Exodus: Gods and Kings, which reportedly cost $140 million to make, is estimated to have earned about $24.5 million this weekend — which is slightly less than the $25.6 million that Son of God, a repackaged TV show, opened to in February. It is also just a little more than half the $43.7 million that Noah, which cost $125 million to make, opened to in March. And Exodus owes 44% of its box-office take to higher-priced 3D screenings, whereas Noah and Son of God were released in 2D only on this continent.
Early on in Exodus: Gods and Kings, there’s a scene in which Moses, who is still an Egyptian prince oblivious to his Hebrew heritage, confronts an Egyptian viceroy named Hegep, who is supposed to be building a new city for the Pharaoh but seems to have diverted some of the funds towards his own luxurious lifestyle. Hegep tries to deflect Moses’ attention by pointing to the troublesome Hebrew slaves, and says he needs more resources to deal with them. As proof of how rebellious these Hebrews are, Hegep says, “Do you know what ‘Israelite’ means in their own language? ‘He who fights with God’.” An annoyed Moses replies, “‘He who wrestles with God’. There’s a difference.”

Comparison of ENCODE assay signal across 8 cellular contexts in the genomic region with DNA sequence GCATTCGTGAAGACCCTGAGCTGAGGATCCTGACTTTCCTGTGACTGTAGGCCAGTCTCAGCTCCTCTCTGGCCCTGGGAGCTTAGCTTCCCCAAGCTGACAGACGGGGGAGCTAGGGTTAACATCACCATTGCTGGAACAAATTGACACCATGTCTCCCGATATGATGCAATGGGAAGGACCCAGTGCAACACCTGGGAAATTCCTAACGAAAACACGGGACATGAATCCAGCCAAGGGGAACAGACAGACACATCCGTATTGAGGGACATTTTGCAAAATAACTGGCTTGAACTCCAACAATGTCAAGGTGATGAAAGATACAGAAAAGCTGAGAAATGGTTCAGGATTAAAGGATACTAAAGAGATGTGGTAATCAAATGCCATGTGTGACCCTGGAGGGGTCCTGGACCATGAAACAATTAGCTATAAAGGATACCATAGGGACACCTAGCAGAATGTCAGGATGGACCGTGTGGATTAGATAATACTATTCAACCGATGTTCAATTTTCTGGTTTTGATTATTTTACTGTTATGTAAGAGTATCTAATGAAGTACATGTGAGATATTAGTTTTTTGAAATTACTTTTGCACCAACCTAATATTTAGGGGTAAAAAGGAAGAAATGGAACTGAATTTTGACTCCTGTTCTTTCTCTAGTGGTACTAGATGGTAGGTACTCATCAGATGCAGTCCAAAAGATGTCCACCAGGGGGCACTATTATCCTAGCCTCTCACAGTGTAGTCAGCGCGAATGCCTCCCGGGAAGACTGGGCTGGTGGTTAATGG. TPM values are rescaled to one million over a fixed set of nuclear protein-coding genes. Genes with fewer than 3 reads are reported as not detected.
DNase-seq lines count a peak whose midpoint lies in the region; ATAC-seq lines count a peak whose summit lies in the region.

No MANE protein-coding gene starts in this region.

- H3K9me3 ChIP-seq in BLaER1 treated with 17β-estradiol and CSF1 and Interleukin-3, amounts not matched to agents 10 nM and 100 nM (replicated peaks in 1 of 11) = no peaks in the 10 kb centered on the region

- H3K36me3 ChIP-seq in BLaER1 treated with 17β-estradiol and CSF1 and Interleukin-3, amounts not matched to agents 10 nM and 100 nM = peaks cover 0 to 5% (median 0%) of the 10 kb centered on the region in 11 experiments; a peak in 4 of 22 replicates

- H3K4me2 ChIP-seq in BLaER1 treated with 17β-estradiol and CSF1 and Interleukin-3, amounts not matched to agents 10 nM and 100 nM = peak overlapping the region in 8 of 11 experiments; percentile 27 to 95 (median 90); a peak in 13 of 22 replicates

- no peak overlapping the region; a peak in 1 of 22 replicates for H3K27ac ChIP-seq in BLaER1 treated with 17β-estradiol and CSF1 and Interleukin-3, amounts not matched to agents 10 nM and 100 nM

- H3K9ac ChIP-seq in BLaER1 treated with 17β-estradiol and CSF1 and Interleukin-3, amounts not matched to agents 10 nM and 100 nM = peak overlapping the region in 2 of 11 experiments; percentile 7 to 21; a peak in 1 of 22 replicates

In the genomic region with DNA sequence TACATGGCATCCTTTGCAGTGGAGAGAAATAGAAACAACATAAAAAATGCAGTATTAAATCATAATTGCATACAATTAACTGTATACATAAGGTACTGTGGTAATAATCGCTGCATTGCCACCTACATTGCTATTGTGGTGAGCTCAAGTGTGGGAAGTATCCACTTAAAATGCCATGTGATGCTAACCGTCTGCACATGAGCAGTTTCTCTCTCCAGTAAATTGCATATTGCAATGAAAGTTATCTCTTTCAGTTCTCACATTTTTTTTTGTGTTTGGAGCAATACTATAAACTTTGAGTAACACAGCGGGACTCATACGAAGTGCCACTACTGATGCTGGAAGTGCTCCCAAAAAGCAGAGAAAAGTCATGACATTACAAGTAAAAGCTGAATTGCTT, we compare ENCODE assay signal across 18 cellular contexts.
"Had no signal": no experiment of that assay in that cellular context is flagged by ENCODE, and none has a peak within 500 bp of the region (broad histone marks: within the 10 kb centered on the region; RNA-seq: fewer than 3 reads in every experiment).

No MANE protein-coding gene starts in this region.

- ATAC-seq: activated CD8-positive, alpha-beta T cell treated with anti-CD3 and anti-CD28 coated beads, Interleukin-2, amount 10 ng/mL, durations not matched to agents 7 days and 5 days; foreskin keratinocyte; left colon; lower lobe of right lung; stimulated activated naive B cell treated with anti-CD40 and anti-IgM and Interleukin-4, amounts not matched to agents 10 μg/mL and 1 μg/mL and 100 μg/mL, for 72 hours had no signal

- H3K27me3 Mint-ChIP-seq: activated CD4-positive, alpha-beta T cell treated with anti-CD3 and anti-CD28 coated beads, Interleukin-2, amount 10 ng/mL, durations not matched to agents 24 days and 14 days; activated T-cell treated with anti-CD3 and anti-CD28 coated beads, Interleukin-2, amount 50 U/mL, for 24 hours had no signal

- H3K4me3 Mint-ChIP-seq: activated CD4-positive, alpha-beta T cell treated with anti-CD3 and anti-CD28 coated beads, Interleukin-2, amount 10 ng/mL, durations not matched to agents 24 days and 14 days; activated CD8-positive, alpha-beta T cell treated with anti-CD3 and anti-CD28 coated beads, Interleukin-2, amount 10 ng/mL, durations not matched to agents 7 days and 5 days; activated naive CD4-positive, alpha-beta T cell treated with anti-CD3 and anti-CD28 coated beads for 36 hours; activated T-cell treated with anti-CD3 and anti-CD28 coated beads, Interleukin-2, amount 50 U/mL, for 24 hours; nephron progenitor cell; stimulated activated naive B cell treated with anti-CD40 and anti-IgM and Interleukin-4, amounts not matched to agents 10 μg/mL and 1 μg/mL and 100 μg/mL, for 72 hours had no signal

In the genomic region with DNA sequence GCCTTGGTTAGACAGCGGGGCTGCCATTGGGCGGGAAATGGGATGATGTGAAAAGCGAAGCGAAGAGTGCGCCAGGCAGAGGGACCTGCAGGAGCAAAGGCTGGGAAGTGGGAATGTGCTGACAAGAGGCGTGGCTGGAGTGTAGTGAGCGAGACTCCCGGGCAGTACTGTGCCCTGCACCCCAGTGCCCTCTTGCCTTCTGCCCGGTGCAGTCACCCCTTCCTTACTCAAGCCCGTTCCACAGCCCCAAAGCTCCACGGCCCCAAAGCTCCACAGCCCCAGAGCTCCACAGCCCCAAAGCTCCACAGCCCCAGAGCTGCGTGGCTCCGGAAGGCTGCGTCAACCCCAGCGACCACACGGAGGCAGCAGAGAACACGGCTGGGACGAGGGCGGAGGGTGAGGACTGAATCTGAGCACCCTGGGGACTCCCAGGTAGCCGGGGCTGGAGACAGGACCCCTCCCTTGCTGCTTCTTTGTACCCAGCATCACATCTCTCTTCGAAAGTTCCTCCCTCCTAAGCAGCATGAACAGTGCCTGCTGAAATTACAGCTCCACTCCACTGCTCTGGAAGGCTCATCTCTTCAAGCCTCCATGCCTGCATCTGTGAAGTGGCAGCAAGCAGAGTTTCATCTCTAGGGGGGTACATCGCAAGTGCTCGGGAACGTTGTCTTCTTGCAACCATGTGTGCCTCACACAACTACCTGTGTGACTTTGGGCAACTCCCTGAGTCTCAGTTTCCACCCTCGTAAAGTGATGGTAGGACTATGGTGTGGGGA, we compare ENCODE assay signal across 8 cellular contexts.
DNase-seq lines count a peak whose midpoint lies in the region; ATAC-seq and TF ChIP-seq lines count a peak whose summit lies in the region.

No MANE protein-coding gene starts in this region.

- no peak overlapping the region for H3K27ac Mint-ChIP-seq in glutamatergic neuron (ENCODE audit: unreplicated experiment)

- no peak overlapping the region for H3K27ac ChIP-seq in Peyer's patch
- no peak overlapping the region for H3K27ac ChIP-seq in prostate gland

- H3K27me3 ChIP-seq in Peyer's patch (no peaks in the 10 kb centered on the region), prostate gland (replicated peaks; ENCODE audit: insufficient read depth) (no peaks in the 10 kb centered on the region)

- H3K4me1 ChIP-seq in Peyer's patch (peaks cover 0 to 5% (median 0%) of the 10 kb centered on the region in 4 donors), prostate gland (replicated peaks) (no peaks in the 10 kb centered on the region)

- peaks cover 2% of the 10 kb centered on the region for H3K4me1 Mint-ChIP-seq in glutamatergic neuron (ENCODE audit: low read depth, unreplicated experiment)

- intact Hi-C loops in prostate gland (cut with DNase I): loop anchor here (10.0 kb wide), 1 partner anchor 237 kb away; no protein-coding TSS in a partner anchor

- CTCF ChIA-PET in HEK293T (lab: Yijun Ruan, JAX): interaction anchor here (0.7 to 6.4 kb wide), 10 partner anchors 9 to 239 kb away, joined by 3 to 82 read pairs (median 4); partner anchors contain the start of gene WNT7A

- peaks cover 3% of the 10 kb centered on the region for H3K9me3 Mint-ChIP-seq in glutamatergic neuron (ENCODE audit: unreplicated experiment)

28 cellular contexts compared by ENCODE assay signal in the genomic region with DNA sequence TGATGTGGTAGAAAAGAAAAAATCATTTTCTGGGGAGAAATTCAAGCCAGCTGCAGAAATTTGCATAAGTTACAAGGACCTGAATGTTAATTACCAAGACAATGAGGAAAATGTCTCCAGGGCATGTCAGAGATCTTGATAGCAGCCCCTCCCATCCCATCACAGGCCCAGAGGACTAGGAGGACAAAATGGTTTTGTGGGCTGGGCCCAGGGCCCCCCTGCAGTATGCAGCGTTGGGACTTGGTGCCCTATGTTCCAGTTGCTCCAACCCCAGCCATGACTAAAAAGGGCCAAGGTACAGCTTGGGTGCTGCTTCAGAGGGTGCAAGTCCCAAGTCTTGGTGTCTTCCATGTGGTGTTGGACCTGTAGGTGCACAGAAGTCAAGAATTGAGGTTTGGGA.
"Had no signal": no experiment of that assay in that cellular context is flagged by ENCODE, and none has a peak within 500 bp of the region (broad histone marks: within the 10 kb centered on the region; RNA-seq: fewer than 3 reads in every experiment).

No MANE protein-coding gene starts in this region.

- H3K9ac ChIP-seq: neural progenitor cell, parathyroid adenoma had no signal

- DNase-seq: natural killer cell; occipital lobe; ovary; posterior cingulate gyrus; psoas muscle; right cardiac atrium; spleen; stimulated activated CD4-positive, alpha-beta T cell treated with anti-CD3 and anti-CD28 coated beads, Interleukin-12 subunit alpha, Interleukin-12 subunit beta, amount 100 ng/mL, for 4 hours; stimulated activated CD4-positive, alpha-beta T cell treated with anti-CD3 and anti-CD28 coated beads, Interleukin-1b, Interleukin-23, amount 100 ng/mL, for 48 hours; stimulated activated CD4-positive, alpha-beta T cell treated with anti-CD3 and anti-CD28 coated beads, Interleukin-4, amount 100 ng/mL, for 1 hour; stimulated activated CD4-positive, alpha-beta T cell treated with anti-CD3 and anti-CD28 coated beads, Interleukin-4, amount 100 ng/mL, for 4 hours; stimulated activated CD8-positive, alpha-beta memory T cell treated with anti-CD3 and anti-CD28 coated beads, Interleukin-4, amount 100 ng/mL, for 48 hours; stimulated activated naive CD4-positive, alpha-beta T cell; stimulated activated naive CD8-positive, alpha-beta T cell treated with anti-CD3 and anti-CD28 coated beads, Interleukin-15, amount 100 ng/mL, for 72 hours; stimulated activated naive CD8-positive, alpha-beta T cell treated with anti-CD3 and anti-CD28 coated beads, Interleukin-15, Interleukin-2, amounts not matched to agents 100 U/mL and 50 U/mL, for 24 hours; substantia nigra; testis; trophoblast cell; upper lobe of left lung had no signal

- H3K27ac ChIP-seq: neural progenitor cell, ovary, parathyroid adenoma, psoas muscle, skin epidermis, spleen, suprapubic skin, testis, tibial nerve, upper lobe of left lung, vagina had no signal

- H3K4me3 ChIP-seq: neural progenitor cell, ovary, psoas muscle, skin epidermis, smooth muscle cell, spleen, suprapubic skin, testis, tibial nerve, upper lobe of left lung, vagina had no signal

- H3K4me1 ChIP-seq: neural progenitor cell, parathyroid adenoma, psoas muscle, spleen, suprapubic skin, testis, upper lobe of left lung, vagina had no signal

That would be slightly ahead of the $25.6 million that Son of God opened to in February, but considerably behind the $43.7 million that Noah opened to in March — but movies that open in December tend to stay afloat over the holidays, so Exodus could still be the year’s biggest Bible movie when all is said and done. (The Prince of Egypt, to cite one precedent, opened in December 1998 to only $14.5 million and still grossed $101.4 million in total — which is slightly more than Noah made in North America.)
Moses at the Movies / When we trace more than a century of movies about the Exodus, what do we learn?
Ridley Scott isn’t the first filmmaker to tackle the story of Moses, and he certainly won’t be the last. There’s drama in the prophet’s confrontations with the rulers of Egypt, there’s spectacle in the miracles he performed to liberate his people, and there are lessons to be learned from the way he led the Israelites and forged them into a nation, not least by giving them the Law. And filmmakers have been turning to Moses’ story for inspiration since pretty much the dawn of cinema.
It doesn’t open in North America for another five days, but Exodus: Gods and Kings has been playing overseas for a few days now, and so far it seems to be off to a fairly healthy start for a Ridley Scott film — but it may not be doing as well as the other big Bible movie of the year, i.e. Darren Aronofsky’s Noah.
My computer has been out of commission for the past few days, so I haven’t been able to keep up with the Exodus: Gods and Kings video clips as closely as I’d like, much less capture any of the new images, but I figured I might as well round up what’s out there. The new batch includes a clip from the film, three TV spots and a collection of soundbites from the film’s world premiere last Wednesday.